Jack Josey James Newman,
1919 - 2001
"Free to soar above the clouds"
Josey James Newman, Sr. was a man of ideas, a risk-taker who embraced
the larger possibilities that life — and business ventures
— might offer. He lived in Houston, a city perfectly attuned
to his ambitions. Both man and metropolis epitomized the brash,
bigger-is-better, money-talks philosophy that characterized the
Texas of that era.
Jack was born May 4, 1919 in Houston to a family well connected
to Houston society, including the oilmen of that wildcatting era.
He was named after his father's good friend, Col. Jack E. Josey,
who was the founder of Josey Oil. His father, George W. Newman,
was listed in a 1930's edition of Houston's "Who's Who."
Raised by his mother, Aida Buttonuth Newman, to be a gentleman,
he was shaped by the place and times, a time when Civil War veterans
still lived. He believed in himself and his ideas. He was colorful,
but well mannered, easy to know and universally liked. Jack liked
being on the edge, looking forward to what might come next and
wanting to be a part of it.
He joined the U.S. Navy in 1940, before the U.S. entered World
War II. A Radioman in both the Atlantic and Pacific Fleets, he
landed with the Marines during invasions of Japanese-held Pacific
islands to establish ship-to-shore communications. The war led
him to Boston where he met a lovely young lady named Barbara Lorraine
O'Day at a chaperoned USO dance. She liked his Southern charm
and Texas talk, and they married in 1944. After the war they set
up house in Houston, where they had 12 children. Jack once told
a friend that he had seen so much violence and death that it moved
him to greatly appreciate new life, and Barbara loved babies and
kids more than anything else.
A living compendium of what was happening around town, and when
and who was behind it, Jack was known by most of the Houston personalities
of the time, including Glen McCarthy, the wildcatter-to-riches
model for the character "Jett Rink" in the movie Giant.
He was connected by birth and by bent to old Houston society,
which gave him access to Houston's inner circles.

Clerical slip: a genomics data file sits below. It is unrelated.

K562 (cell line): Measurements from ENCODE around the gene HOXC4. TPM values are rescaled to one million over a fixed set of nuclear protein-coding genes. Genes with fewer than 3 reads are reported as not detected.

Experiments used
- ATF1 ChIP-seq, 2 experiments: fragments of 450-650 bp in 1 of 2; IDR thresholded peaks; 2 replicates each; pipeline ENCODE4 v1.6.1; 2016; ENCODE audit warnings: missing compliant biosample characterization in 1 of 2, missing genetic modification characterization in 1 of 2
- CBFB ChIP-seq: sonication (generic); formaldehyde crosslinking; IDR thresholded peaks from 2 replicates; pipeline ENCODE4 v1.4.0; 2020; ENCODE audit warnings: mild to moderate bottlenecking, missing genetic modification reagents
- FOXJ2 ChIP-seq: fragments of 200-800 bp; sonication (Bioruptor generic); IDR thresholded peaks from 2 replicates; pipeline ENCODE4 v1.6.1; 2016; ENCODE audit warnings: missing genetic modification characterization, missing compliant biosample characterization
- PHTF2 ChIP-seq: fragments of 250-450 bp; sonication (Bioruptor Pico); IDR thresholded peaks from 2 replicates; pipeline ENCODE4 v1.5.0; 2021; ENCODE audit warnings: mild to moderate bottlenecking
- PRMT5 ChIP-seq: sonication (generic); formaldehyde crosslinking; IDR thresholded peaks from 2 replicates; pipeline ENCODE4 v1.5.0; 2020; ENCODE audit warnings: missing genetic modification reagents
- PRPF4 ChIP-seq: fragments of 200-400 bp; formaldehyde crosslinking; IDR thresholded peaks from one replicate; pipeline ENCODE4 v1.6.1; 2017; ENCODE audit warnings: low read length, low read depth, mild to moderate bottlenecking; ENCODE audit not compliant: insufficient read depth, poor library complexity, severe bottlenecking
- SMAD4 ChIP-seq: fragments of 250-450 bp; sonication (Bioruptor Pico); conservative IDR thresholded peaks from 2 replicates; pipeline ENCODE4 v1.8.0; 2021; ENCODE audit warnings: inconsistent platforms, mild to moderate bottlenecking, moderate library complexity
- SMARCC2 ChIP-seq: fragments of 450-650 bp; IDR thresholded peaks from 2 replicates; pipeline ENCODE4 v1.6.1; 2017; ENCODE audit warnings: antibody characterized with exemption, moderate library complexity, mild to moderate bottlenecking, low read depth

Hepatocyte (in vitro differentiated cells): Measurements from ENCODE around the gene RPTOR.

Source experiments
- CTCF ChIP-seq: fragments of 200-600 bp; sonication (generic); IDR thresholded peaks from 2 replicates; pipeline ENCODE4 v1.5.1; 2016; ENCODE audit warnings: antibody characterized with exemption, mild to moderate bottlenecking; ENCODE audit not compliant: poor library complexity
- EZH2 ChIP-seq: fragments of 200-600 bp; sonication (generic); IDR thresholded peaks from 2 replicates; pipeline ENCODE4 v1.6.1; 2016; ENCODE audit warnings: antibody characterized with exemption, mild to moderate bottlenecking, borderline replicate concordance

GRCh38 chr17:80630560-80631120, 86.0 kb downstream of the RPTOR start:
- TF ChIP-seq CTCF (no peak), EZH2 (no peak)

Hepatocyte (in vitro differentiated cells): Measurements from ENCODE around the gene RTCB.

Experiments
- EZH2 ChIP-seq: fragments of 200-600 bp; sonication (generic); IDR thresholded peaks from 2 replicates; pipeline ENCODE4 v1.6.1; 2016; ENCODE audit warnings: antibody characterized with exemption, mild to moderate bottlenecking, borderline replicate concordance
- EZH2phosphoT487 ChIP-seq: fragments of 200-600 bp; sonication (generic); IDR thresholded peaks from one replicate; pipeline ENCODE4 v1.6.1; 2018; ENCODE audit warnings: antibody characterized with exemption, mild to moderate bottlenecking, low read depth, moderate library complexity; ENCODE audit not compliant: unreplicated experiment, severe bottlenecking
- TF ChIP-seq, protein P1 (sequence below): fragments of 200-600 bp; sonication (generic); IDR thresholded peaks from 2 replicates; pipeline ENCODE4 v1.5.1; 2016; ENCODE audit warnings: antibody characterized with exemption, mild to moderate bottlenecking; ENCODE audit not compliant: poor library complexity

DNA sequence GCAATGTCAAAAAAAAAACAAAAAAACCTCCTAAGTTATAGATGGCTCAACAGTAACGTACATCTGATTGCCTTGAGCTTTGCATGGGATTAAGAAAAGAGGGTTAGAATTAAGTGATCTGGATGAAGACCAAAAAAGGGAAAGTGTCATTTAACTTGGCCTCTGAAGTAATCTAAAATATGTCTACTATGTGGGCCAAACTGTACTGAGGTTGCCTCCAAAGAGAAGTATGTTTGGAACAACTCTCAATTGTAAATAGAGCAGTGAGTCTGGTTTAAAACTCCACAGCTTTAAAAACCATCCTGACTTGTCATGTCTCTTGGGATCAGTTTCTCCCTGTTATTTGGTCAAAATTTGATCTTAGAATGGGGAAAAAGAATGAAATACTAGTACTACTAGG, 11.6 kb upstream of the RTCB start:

Jack had a natural presence that he used in promoting a series
of ventures. His post-war involvements included a seat on Houston's
World Fair Committee, the growing city's effort to land the Fair
that eventually went to New York. This proposal included a monorail
linking the Fair site to downtown, a very forward-thinking idea
for the times. He was the principal promoter of a "Multiport"
on the Houston Ship Channel, a terminal to serve passengers as
well as facilities for air, sea, road and rail freight. While
many influential Houstonians supported the idea, the big financiers
of the Northeast did not, and the idea was never realized. With
time, as other ideas failed and expectations went unmet, Jack
suffered personal and family stresses. Eventually, he became estranged
from most of his friends and family.
Jack's other children remember the man who taught them to ride
a bike, throw a football, shoot a rifle, and tune a car, the man
who could cook great fried chicken, explain life's mysteries and
whom other people respected. He was brilliant enough to be admitted
to Rice Institute (now Rice University).
He enjoyed challenges. As a pilot in the 1930s and 40s, Jack
would fly under the very low bridge over the Houston Ship Channel,
frightening onlookers. In the service he was his ship's table-tennis
(ping-pong) champ, losing an exhibition match to the Navy-wide
champion but loving the competition. As a 70-year-old, he was
still a formidable tennis opponent, one whose serve you didn't
want to return unless you wanted to be embarrassed.
As a forward-thinking man and a lifelong fan of all forms of
flight, including NASA's space efforts, he would have loved the
idea of an Earth orbit as his final home.
Have a good flight, Dad.
Jack Newman, Jr.